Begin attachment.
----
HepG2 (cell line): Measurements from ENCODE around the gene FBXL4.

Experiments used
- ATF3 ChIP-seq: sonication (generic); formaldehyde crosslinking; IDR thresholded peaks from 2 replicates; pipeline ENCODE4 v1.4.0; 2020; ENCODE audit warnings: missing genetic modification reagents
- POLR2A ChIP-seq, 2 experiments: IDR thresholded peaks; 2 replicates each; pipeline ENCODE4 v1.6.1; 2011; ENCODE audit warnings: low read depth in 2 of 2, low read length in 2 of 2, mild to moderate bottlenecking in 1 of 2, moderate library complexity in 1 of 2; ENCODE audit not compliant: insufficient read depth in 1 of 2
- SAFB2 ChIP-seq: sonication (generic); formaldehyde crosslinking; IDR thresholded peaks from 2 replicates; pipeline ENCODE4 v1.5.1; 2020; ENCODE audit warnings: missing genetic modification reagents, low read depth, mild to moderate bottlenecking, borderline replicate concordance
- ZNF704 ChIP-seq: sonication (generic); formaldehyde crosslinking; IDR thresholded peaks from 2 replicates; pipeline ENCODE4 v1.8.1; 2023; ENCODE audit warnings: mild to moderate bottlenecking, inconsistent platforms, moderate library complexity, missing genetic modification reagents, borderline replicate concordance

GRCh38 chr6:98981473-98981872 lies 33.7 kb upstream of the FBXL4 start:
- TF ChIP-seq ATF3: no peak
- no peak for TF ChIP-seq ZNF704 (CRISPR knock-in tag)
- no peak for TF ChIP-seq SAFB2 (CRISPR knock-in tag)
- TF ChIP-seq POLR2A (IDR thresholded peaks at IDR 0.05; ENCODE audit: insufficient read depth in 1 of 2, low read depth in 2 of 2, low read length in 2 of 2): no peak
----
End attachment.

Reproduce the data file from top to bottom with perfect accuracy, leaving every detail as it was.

HepG2 (cell line): Measurements from ENCODE around the gene FBXL4.

Experiments used
- ATF3 ChIP-seq: sonication (generic); formaldehyde crosslinking; IDR thresholded peaks from 2 replicates; pipeline ENCODE4 v1.4.0; 2020; ENCODE audit warnings: missing genetic modification reagents
- POLR2A ChIP-seq, 2 experiments: IDR thresholded peaks; 2 replicates each; pipeline ENCODE4 v1.6.1; 2011; ENCODE audit warnings: low read depth in 2 of 2, low read length in 2 of 2, mild to moderate bottlenecking in 1 of 2, moderate library complexity in 1 of 2; ENCODE audit not compliant: insufficient read depth in 1 of 2
- SAFB2 ChIP-seq: sonication (generic); formaldehyde crosslinking; IDR thresholded peaks from 2 replicates; pipeline ENCODE4 v1.5.1; 2020; ENCODE audit warnings: missing genetic modification reagents, low read depth, mild to moderate bottlenecking, borderline replicate concordance
- ZNF704 ChIP-seq: sonication (generic); formaldehyde crosslinking; IDR thresholded peaks from 2 replicates; pipeline ENCODE4 v1.8.1; 2023; ENCODE audit warnings: mild to moderate bottlenecking, inconsistent platforms, moderate library complexity, missing genetic modification reagents, borderline replicate concordance

GRCh38 chr6:98981473-98981872 lies 33.7 kb upstream of the FBXL4 start:
- TF ChIP-seq ATF3: no peak
- no peak for TF ChIP-seq ZNF704 (CRISPR knock-in tag)
- no peak for TF ChIP-seq SAFB2 (CRISPR knock-in tag)
- TF ChIP-seq POLR2A (IDR thresholded peaks at IDR 0.05; ENCODE audit: insufficient read depth in 1 of 2, low read depth in 2 of 2, low read length in 2 of 2): no peak